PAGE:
KANSAS CITY, Mo. — Javan White sat steps away from the court where he had frustrated the opposition all night, frustrated with himself. The Kansas City big man had given Western Illinois fits down low, forcing the Leathernecks to adjust their lineups to him as he scored 12 points and grabbed 13 rebounds. Though he didn’t make the final basket, he was arguably the most important part of a one-point home Roos win.
That was a change from the year before, where White saw scant playing time in his first and only year at Clemson. He had arrived at the ACC program from Oral Roberts in 2018 as a rare graduate transfer with two years of eligibility after a knee injury had forced him to essentially miss his entire sophomore season. He was brimming with potential, as he had grown into a consistent interior force and starter during his final year at ORU.
But after that limited action at Clemson and with a master’s degree in hand, he made the final move of his college career to Kansas City, where he’s back playing a main role. That’s made him happy, but only to a point last Saturday night.
“I’m getting used to it again,” White said. “Obviously my efficiency is horrible so trying to get better at that. But it’s definitely good to be one of the main guys and have the responsibility of being a leader.”
First-year Roos coach Billy Donlon didn’t let that self-critique hang in the air as he sat between White and senior guard Jahshire Hardnett at the post-game press conference.
Hardnett, a BYU graduate transfer, was fresh off a 19-point outing in which he had hounded Leathernecks’ star point guard Kobe Webster into a difficult night. He’d also hit a pair of pressure free throws with five seconds left to win the game. Like White, things hadn’t gone the way Hardnett likely envisioned the previous year, as the one-time starting point guard saw his role reduced after a mid-season hand injury.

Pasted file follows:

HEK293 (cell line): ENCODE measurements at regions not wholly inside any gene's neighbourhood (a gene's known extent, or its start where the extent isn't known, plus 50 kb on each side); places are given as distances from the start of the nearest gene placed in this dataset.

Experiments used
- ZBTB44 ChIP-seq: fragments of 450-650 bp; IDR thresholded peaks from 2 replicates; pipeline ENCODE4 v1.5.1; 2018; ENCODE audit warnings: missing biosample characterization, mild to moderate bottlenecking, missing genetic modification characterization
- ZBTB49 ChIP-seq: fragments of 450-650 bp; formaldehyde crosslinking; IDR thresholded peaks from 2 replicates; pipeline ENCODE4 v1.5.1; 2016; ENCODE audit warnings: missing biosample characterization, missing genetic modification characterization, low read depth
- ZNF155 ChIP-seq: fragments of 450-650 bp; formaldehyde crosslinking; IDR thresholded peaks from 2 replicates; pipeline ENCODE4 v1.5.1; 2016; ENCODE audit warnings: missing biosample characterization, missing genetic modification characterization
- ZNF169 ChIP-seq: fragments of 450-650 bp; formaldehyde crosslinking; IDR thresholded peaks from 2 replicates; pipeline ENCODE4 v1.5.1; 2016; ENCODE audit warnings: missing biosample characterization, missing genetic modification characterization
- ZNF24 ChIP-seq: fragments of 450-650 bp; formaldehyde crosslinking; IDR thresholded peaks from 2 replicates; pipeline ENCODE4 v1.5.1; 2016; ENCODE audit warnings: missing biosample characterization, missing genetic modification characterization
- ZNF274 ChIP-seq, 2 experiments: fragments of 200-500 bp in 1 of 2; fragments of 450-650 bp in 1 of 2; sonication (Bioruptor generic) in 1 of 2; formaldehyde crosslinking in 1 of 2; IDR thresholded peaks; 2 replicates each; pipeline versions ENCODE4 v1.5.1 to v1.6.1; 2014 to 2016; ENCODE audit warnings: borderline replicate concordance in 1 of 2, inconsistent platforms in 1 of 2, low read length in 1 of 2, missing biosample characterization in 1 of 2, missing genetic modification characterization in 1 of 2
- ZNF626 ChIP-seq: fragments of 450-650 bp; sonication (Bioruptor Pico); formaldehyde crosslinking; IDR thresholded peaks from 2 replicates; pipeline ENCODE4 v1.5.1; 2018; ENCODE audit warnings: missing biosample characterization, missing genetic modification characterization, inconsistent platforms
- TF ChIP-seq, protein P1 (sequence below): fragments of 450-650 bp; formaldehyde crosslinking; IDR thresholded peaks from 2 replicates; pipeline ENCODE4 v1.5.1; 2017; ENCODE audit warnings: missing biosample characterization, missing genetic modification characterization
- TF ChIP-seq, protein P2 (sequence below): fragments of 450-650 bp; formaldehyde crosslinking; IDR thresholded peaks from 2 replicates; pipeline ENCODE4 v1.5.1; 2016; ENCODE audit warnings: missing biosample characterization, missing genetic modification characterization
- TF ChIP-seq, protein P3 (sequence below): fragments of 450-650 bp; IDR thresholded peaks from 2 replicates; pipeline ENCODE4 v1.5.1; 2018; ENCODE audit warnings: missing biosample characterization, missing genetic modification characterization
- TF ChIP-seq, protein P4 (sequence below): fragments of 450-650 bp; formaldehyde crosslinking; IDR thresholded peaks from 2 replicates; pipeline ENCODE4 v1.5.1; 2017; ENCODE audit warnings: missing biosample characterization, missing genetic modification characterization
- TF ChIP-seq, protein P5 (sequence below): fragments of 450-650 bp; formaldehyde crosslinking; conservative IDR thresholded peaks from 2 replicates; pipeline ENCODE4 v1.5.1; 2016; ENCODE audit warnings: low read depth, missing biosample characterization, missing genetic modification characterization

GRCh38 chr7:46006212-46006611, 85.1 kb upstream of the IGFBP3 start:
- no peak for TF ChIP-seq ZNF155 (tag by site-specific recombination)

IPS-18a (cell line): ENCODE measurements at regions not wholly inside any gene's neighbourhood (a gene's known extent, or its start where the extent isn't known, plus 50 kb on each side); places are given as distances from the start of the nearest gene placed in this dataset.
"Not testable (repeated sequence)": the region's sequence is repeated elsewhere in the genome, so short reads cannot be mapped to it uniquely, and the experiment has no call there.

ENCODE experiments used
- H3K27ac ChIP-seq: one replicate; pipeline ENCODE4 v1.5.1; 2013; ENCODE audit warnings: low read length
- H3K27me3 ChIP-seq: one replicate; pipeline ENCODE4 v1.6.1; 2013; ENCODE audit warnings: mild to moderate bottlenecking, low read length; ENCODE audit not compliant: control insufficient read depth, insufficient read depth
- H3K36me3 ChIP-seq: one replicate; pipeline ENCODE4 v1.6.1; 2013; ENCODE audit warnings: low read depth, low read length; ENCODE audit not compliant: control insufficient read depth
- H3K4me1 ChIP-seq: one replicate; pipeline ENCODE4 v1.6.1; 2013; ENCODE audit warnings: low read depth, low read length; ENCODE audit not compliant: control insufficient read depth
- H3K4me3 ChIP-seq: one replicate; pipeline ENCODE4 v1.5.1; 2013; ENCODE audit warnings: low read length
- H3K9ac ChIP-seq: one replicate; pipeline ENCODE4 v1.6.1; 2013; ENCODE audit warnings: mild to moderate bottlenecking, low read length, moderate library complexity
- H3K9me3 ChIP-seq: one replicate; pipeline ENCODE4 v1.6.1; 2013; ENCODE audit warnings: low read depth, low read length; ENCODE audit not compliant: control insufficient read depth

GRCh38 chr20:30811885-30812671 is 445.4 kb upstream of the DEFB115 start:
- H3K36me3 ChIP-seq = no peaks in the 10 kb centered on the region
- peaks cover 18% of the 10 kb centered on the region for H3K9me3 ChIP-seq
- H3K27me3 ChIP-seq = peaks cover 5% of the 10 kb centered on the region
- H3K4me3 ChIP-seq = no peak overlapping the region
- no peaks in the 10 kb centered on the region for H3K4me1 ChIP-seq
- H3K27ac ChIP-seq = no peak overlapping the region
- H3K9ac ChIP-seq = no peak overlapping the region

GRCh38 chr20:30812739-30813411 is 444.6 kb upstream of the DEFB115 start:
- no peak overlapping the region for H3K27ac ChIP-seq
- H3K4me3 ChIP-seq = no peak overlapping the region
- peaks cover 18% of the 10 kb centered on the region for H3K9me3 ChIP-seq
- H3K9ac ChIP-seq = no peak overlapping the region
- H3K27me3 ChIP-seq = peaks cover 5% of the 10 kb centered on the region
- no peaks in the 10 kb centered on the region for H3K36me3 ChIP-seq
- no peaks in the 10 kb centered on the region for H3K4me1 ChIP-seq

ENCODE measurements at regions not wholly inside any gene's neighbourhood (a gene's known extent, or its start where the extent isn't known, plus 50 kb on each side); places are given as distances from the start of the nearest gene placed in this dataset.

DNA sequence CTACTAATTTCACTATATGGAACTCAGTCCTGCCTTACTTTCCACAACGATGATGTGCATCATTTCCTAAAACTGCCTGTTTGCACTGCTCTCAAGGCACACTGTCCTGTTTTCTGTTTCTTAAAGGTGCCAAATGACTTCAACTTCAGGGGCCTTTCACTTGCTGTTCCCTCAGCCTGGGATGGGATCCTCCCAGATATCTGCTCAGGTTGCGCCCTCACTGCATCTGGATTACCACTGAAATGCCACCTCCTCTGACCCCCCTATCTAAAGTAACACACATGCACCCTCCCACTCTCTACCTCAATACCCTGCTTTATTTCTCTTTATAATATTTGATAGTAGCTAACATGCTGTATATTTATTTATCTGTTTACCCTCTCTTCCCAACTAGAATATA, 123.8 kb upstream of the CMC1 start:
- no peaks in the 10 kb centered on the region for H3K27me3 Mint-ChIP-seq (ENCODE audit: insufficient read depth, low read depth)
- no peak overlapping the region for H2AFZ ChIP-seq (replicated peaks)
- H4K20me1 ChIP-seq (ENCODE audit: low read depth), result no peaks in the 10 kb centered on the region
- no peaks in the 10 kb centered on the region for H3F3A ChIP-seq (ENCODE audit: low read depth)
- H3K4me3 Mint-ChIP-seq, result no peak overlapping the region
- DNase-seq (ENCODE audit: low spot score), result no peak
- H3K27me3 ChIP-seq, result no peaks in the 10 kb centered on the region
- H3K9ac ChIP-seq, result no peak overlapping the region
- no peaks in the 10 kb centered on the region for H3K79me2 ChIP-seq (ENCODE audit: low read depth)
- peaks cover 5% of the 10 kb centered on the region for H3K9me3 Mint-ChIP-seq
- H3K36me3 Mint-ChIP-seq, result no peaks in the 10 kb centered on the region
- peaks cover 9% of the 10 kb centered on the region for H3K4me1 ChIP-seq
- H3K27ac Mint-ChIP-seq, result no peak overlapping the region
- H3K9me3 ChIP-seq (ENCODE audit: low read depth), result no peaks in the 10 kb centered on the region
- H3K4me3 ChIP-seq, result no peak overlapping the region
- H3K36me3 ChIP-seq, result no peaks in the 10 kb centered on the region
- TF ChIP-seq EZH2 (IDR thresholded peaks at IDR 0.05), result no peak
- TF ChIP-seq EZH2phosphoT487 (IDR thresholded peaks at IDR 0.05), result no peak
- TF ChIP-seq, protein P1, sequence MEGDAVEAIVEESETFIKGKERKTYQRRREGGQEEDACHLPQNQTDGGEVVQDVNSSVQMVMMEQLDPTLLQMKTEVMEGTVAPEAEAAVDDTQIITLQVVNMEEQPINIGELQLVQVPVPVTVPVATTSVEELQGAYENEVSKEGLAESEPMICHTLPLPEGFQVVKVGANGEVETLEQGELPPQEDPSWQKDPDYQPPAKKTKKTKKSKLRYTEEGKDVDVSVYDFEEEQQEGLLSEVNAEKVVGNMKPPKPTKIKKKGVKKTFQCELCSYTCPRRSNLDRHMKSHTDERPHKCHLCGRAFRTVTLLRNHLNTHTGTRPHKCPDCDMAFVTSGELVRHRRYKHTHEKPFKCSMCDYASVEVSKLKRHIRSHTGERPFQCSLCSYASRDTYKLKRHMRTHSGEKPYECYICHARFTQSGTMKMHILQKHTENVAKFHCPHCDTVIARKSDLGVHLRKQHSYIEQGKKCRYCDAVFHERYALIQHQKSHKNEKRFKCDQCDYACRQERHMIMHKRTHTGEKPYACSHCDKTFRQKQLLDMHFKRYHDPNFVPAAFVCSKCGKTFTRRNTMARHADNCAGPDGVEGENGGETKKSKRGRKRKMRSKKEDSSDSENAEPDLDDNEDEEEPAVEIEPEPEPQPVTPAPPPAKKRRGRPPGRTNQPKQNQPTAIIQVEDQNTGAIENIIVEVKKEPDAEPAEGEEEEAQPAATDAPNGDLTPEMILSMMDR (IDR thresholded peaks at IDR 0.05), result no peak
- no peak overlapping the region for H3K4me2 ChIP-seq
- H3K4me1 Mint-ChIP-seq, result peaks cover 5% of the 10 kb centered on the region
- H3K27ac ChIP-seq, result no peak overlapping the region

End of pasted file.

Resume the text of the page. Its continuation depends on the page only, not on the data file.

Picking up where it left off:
With all that history, Donlon wasn’t dwelling on shooting numbers.
“Not only have they not been ‘the man’ in over a year, they haven’t played as much, so it’s going to take some games to get the rust off,” Donlon said. “This is the best Javan’s guarded the ball screen, and this is the best Jahshire has guarded the ball on a really good player [Webster]. When Javan talks about his shooting, we’re sticking with these guys as long they guard, defend hard and play the right away.”
The freshest of starts
Signing — and sticking with — those two has already yielded positive results for Donlon as he takes over a program that has had just two winning seasons since 2005.
No first-year coach is surrounded by as much new-car smell. Kansas City unveiled a new logo and athletics department branding (dropping the “Kanga” to simply be the “Roos”) over the offseason, and will soon play in a new conference as they move from the WAC back to the Summit League next season, where they had played from 2007-13. And at one point, it seemed Donlon might have an entirely new roster too.